Understanding The Materials Used For Deck Waterproofing

Homeowners may have many questions about the materials used for deck waterproofing. Terminology the average lay person is unfamiliar with is often used that can leave a person puzzled as to what is really going on. They may have their own ideas that are important to them of how the project should be approached but lack the knowledge to ask the right questions. It is important to build a relationship of trust by being able to effectively explain what all of this “stuff” is as well as its purpose.


Flashings are metal strips that are installed in plywood decks to cover the seams where two sheets of plywood meet. A flashing will also be installed around a drain. On roofs, flashing is often used to protect junctions between the roof and chimneys, ventilation shafts or where a part of the roof transitions to an overhanging porch. These metal strips help to prevent water from penetrating into these seams and junctions.


To make a flashing impervious to water, its edges are caulked to create a waterproof seal and bond with the surface material. Caulk can be comprised of different formulas. The type used depends on the surface material, whether a project is indoors or outdoors, and personal preference. The choice typically comes down to latex or silicone. However, there are now available caulk products that combine the two formulas. Some professional craftsmen have their own personal preference between latex or silicone. Many opt for the combination product so they can enjoy the benefits of both.

Galvanized Metal Lath

This mouthful can best be described as a steel base product used to reinforce a surface. It can be combined with other products, such as water resistant paper and wire, to create a framework for surface materials to adhere to. It is often used in the process of creating a stucco finish.

To Power Wash or Not To Power Wash

Before applying any sealant products it is important to begin with a clean, dry surface to maximize adhesion. The most commonly deployed tool for this job is a power washer and cleansers designed specifically for the wood surfaces of decking materials. However, many of today’s consumers are concerned about the “green” aspect of this approach. Do power washers waste or conserve water? Is the pressure powerful enough to damage wood fibers? Are specialty cleaners non-toxic? Are they environmentally friendly? Will it produce fumes that pose a health hazard?

  1. Water Conservation: There are options to tapping into a traditional municipal water supply. If a homeowner is an avid water conservationist they may have a rainwater collection system. Many power washers have water reservoir tanks that can be filled from such a source to use in cleaning the deck. Or, a homeowner can always opt for the old-fashioned scrub brush approach. This, however, is much more time-consuming and may prove less cost-effective.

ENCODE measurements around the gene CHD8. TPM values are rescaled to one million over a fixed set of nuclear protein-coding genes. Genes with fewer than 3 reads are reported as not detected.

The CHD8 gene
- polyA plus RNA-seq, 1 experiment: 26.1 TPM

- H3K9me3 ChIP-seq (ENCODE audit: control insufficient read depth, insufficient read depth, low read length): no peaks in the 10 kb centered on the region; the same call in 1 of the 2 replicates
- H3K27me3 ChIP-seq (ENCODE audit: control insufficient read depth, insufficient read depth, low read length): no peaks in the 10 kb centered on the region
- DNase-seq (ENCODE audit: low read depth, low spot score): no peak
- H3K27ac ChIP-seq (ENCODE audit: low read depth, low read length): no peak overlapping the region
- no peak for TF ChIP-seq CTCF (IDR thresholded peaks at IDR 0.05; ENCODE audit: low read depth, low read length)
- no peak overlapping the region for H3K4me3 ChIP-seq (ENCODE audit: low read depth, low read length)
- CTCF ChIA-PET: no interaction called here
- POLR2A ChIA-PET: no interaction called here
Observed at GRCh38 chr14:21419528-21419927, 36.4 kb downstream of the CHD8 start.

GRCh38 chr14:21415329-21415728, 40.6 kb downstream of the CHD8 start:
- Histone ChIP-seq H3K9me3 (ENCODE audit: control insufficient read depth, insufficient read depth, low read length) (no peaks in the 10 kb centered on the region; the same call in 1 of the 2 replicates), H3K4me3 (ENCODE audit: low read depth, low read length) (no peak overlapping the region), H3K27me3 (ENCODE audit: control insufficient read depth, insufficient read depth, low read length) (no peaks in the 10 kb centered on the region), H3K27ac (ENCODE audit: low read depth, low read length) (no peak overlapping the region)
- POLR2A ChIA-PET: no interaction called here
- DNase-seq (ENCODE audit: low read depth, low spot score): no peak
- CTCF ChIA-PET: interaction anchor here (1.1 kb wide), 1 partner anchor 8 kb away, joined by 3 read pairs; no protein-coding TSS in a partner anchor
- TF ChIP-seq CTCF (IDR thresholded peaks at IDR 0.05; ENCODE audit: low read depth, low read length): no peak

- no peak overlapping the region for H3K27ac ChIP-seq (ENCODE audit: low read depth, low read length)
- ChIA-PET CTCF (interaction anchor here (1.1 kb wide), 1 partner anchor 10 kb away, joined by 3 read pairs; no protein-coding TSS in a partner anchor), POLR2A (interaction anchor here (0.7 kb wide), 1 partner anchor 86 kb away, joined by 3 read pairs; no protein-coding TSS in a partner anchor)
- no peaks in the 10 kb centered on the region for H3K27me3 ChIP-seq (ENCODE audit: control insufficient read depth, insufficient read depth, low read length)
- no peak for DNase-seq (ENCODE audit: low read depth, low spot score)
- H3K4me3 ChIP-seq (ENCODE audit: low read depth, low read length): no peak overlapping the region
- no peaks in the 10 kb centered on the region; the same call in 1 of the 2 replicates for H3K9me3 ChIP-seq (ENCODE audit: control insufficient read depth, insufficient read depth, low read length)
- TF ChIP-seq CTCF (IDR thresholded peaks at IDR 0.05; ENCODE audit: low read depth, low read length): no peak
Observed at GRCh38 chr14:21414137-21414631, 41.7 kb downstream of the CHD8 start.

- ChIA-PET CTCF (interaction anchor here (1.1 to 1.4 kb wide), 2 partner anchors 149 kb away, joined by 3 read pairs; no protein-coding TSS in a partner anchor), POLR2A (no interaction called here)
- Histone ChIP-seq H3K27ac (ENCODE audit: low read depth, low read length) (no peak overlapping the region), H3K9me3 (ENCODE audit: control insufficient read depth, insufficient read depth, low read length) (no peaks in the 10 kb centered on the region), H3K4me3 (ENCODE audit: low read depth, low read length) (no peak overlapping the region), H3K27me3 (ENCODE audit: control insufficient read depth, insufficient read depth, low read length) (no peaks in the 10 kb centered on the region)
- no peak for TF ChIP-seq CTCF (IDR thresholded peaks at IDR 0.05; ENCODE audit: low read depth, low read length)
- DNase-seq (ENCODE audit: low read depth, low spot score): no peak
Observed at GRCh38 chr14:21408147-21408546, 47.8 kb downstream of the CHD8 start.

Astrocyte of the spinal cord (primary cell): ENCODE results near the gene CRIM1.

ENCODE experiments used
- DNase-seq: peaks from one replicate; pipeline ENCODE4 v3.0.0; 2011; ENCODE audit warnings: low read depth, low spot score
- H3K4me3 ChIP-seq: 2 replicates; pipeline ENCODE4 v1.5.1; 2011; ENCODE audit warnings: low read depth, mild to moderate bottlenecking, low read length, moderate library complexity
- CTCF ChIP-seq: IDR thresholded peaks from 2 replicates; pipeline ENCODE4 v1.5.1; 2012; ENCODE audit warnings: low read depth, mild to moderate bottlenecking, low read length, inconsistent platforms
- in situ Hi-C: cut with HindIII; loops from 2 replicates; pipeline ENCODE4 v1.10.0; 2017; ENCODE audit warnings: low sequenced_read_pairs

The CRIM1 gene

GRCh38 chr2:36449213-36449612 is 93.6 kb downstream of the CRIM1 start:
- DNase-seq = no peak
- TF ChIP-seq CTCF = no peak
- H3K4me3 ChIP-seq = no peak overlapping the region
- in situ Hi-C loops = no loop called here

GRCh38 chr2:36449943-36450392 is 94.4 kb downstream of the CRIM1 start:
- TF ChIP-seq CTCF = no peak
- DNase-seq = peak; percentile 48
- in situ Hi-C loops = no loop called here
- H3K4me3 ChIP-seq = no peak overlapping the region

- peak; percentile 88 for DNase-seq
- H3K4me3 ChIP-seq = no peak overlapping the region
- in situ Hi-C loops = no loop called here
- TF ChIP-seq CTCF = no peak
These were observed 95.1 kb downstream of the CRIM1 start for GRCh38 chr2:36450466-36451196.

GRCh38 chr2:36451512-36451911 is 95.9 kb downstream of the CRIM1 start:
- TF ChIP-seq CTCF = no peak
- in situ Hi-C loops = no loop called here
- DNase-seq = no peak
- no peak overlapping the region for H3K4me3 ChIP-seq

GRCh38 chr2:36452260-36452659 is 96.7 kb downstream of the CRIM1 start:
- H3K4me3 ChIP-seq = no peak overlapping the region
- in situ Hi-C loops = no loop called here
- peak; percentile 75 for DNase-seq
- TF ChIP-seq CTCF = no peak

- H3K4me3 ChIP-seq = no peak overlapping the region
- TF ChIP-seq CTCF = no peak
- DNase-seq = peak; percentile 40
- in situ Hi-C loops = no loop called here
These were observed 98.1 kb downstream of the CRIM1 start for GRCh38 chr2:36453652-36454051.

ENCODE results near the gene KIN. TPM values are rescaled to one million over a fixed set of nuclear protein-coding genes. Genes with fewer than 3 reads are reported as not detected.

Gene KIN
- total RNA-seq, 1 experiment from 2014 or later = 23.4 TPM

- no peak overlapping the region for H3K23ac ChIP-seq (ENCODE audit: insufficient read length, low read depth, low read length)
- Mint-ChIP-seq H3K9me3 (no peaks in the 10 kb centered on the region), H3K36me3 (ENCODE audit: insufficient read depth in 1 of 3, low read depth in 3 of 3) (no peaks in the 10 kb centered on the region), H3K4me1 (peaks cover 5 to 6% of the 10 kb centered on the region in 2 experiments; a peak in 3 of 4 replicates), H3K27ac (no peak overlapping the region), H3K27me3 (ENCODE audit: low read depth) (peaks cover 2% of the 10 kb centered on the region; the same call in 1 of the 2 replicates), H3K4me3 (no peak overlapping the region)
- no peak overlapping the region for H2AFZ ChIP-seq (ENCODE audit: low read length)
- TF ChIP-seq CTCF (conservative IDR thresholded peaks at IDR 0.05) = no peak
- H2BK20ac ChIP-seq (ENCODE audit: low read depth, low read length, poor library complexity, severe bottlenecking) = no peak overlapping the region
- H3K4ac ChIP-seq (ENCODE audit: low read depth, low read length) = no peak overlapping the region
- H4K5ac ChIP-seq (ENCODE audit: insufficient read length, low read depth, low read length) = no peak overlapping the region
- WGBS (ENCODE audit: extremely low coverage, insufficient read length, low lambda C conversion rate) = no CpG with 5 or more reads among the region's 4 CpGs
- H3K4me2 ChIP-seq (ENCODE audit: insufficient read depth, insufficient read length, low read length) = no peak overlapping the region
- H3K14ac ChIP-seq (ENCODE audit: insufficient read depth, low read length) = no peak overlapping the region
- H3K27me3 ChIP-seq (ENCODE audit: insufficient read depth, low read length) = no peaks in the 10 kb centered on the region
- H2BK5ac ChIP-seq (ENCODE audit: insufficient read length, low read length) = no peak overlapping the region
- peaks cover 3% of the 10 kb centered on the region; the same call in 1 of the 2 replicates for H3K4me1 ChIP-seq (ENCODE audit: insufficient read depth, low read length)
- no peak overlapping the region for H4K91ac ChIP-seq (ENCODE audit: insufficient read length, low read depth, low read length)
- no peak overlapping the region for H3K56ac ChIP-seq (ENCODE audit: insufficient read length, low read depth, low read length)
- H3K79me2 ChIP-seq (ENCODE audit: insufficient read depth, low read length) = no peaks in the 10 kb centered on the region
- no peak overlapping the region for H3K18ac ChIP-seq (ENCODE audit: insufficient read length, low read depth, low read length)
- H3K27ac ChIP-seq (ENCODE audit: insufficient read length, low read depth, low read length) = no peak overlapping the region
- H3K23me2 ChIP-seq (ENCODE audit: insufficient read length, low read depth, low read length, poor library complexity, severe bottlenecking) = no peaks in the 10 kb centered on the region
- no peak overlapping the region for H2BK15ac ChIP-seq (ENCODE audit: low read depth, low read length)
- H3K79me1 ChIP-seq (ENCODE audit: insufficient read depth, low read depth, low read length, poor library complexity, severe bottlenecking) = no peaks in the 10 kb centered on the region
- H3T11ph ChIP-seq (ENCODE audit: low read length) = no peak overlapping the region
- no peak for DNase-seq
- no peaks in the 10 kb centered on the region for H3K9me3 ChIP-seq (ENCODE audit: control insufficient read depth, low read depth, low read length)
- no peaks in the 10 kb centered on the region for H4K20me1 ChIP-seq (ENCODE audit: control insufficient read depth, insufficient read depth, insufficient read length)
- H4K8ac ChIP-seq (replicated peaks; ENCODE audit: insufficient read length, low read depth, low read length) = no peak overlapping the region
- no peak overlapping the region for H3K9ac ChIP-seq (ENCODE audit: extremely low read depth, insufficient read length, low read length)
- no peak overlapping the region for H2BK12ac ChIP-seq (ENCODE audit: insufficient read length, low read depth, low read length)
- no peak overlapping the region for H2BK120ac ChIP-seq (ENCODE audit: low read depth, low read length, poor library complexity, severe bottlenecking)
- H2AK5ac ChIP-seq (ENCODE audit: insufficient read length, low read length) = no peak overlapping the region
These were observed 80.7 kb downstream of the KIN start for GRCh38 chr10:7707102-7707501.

2. Wood Fiber Damage: An inexperienced user of a power washer system could very well cause damage. If the pressure is regulated too high, an inappropriate nozzle is used or the tip of the spray wand is held too close to the surface of the wood some of the wood fibers can become dislodged or damaged. This will result in the surface of the wood having a fuzzy appearance. If you don’t have confidence in doing the job right, then it is back to the old scrub brush method.
  3. Cleaners: The good news is that there are non-toxic, “green” cleaners available to use on decking materials. The most popular deck cleaners are a bleach product. Two types of bleach are available, chlorine bleach or oxygen bleach. Despite the bleach connection they are very different cleansers. One is non-toxic and green while the other is not. The non-green option features the same type of bleach seen in a laundry room. Laundry grade bleach is a chlorine bleach. The most common bleach based deck cleaners contain chlorine bleach. For an environmentally friendly deck cleanser, opt for an oxygen bleach. Read labels carefully. If you see sodium hypochlorite, that is chlorine bleach. Oxygen bleach is most commonly sold in a powder form.
  4. Non-Toxic Clean: This powerful cleanser is comprised of soda ash and hydrogen peroxide. When mixed with water to create a cleaning solution, you have, basically, water, oxygen and soda ash. Oxygen ions soak deeply into the wood. Bubbling action breaks apart particles of algae, dirt and mildew. They will bubble to the surface to be easily rinsed off. This green cleaner is environmentally non-toxic and fume free.

The various details of a deck waterproofing project can sometimes be overwhelming. It may seem to have a language of its own. To stay informed on techniques, methods and products used in deck waterproofing systems, please contact us. The qualified professionals on our team are happy to answer your questions.